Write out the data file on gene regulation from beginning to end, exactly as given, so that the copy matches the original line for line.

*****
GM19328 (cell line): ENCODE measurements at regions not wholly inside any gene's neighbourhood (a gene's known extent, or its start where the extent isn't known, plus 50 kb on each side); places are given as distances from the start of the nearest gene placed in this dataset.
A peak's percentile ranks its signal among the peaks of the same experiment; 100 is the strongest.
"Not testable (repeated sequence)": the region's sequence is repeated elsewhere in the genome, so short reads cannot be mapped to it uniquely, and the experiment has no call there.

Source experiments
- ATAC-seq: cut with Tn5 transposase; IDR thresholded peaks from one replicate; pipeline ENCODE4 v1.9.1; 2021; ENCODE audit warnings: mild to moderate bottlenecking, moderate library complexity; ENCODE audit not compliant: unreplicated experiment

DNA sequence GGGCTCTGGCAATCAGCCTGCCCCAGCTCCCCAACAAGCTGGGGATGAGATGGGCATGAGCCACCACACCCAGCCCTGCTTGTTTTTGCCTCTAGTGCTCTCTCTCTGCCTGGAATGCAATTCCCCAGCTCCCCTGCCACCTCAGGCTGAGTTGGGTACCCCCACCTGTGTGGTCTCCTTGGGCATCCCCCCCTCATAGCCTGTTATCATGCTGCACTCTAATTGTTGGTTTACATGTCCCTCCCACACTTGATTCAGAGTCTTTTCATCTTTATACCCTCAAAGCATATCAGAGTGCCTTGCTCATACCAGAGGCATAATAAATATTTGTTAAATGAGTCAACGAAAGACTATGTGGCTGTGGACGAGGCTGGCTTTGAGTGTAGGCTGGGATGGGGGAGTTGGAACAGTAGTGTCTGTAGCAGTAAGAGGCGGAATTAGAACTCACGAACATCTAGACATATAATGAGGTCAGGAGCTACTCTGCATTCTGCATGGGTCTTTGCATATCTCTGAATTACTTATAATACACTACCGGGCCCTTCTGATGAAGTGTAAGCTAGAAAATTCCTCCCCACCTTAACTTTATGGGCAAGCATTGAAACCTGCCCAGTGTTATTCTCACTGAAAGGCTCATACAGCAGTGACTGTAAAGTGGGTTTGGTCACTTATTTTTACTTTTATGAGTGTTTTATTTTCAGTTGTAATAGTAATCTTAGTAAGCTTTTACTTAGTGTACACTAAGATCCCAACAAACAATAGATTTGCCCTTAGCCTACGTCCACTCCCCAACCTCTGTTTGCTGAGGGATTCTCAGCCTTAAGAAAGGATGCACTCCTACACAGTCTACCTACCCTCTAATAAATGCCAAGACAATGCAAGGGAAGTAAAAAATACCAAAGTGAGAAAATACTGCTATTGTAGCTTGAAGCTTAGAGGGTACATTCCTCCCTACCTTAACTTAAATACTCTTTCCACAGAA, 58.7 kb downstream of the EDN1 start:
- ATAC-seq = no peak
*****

GM19328 (cell line): ENCODE measurements at regions not wholly inside any gene's neighbourhood (a gene's known extent, or its start where the extent isn't known, plus 50 kb on each side); places are given as distances from the start of the nearest gene placed in this dataset.
A peak's percentile ranks its signal among the peaks of the same experiment; 100 is the strongest.
"Not testable (repeated sequence)": the region's sequence is repeated elsewhere in the genome, so short reads cannot be mapped to it uniquely, and the experiment has no call there.

Source experiments
- ATAC-seq: cut with Tn5 transposase; IDR thresholded peaks from one replicate; pipeline ENCODE4 v1.9.1; 2021; ENCODE audit warnings: mild to moderate bottlenecking, moderate library complexity; ENCODE audit not compliant: unreplicated experiment

DNA sequence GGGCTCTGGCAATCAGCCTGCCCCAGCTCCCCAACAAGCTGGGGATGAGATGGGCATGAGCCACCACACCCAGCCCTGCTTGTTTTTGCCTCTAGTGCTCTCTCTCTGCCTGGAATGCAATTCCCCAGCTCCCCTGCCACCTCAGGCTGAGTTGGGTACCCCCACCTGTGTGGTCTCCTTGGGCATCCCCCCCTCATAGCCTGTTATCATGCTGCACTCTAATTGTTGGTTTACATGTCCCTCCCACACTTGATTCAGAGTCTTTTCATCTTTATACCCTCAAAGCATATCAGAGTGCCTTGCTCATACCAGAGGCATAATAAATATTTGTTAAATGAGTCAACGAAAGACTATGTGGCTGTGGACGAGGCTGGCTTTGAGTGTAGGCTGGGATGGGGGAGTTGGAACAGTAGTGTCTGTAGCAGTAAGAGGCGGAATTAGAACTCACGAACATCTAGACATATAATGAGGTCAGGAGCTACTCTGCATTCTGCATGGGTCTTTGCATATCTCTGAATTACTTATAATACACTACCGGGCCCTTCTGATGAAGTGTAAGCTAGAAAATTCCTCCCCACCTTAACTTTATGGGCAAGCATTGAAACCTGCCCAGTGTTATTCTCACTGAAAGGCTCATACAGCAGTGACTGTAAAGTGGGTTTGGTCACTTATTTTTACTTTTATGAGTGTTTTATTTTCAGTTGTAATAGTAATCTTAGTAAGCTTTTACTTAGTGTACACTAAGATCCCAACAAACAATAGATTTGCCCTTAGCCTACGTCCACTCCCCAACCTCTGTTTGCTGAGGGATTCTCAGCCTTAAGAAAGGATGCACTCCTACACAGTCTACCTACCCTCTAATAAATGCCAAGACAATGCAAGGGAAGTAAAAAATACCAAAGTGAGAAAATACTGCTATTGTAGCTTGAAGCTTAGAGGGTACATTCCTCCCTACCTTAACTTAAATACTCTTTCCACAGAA, 58.7 kb downstream of the EDN1 start:
- ATAC-seq = no peak